Fireball over Edmonton was 10-ton meteor

Wednesday, November 26, 2008

Good, now we know what this was:

According to spaceref:

Investigation of the fireball that lit up the skies of Alberta and Saskatchewan on November 20 has determined that an asteroid fragment weighing approximately 10 tonnes entered the Earth's atmosphere over the prairie provinces last Thursday evening. And University of Calgary researcher Alan Hildebrand has outlined a region in western Saskatchewan where chunks of the desk-sized space rock are expected to be found.
"We are now trying to get all the transient information about the fireball before it is lost. Many motels and gas stations only keep their security recordings for one week or less, so we urge everyone to check their systems to see if they recorded the fireball or the moving shadows that it cast," Hildebrand said. "Three gas stations and motels in Lloydminster, Lashburn and Maidstone are known to have records, but dozens of other businesses in the area probably have the fireball or its shadows recorded."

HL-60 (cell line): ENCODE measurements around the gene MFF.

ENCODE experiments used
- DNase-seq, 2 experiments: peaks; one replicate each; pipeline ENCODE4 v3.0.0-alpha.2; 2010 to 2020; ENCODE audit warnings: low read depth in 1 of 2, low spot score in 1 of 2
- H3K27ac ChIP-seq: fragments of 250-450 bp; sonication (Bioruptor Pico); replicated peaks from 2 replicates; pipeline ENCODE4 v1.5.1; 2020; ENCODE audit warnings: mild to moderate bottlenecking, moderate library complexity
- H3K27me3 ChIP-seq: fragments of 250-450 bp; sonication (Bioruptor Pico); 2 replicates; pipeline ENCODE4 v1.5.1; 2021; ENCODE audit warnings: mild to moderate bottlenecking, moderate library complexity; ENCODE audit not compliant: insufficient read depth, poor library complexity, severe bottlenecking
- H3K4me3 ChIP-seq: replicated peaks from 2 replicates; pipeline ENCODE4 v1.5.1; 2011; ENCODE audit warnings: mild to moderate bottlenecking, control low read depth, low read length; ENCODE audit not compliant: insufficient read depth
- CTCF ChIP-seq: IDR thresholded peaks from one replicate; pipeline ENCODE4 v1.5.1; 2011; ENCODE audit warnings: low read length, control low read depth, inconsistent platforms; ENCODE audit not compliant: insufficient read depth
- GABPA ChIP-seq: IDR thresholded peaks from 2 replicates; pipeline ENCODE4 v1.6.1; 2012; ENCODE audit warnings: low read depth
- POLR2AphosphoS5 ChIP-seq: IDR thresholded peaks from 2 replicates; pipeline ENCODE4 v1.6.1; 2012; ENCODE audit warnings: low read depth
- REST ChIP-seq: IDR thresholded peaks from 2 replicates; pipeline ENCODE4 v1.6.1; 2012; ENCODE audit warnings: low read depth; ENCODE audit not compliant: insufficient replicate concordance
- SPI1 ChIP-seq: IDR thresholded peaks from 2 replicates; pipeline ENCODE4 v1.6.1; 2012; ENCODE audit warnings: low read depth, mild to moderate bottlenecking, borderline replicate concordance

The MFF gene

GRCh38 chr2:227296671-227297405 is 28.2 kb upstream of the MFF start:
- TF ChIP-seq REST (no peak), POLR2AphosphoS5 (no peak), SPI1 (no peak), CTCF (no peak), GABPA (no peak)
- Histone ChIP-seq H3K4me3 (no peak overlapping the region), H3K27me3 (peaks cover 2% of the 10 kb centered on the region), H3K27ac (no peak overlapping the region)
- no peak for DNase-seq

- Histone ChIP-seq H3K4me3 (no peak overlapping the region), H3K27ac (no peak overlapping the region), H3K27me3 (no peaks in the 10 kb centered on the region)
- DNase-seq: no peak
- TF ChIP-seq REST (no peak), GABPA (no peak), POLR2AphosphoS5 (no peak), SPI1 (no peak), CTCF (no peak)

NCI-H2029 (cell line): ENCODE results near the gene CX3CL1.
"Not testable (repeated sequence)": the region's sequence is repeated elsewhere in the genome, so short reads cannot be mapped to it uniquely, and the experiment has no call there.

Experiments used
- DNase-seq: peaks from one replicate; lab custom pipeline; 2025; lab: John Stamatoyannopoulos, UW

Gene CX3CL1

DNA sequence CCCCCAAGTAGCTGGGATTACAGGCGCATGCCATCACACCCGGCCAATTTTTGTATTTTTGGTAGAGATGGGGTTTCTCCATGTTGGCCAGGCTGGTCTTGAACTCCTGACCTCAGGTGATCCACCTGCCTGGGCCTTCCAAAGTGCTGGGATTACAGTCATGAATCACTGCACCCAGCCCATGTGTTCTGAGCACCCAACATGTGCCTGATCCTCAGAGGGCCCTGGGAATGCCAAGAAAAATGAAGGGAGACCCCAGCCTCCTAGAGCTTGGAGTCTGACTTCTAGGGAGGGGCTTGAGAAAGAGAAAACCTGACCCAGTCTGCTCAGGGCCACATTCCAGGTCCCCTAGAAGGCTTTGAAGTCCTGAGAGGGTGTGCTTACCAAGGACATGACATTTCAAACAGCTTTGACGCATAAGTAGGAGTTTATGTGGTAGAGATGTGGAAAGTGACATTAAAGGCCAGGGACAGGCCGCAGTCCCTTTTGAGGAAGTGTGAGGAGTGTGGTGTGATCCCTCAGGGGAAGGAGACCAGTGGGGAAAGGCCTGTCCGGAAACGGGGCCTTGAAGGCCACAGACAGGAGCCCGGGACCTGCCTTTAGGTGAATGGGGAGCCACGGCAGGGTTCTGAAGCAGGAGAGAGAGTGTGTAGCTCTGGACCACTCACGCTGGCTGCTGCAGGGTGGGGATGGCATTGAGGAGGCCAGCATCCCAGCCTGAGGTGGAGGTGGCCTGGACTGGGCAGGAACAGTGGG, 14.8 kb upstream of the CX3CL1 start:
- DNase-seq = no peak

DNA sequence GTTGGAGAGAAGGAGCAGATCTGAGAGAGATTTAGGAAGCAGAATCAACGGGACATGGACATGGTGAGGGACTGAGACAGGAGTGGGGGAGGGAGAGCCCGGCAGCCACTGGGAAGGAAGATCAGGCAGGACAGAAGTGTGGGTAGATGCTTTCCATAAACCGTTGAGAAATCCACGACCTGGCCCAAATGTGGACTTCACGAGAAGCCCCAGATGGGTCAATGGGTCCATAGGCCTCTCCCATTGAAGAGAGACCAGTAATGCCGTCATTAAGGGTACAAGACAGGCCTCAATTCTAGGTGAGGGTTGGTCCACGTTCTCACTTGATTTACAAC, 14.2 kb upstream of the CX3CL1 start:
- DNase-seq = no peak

If fireball images are found, he suggests immediately saving a copy and contacting him. "With the security camera footage we can compute the fireball's trajectory in the sky to calculate the prefall orbit. Meteorites have only ever been recovered from known orbits nine times previously and we want to make that ten. "

Hildebrand estimates that hundreds of meteorites larger than 50 grams could have landed since the rock was large and its entry velocity was lower than average. The object's speed is calculated to be only roughly 14 km/sec when it entered the atmosphere versus the average of around 20 km/sec.
So if you know anyone in the area that you suspect might work at a place with security camera footage of that night, be sure to contact them and perhaps we can find this meteorite (well, pieces of it).


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